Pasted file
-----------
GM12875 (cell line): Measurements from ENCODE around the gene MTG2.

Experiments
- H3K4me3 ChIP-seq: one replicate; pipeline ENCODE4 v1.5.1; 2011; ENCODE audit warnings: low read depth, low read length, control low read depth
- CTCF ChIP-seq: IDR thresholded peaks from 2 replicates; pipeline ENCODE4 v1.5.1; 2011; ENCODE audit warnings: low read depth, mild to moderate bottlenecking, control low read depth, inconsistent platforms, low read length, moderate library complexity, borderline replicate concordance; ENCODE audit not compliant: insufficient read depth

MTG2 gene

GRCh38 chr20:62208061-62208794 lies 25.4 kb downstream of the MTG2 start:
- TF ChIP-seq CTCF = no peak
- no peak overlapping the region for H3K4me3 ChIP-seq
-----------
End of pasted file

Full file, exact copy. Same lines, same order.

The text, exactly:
GM12875 (cell line): Measurements from ENCODE around the gene MTG2.

Experiments
- H3K4me3 ChIP-seq: one replicate; pipeline ENCODE4 v1.5.1; 2011; ENCODE audit warnings: low read depth, low read length, control low read depth
- CTCF ChIP-seq: IDR thresholded peaks from 2 replicates; pipeline ENCODE4 v1.5.1; 2011; ENCODE audit warnings: low read depth, mild to moderate bottlenecking, control low read depth, inconsistent platforms, low read length, moderate library complexity, borderline replicate concordance; ENCODE audit not compliant: insufficient read depth

MTG2 gene

GRCh38 chr20:62208061-62208794 lies 25.4 kb downstream of the MTG2 start:
- TF ChIP-seq CTCF = no peak
- no peak overlapping the region for H3K4me3 ChIP-seq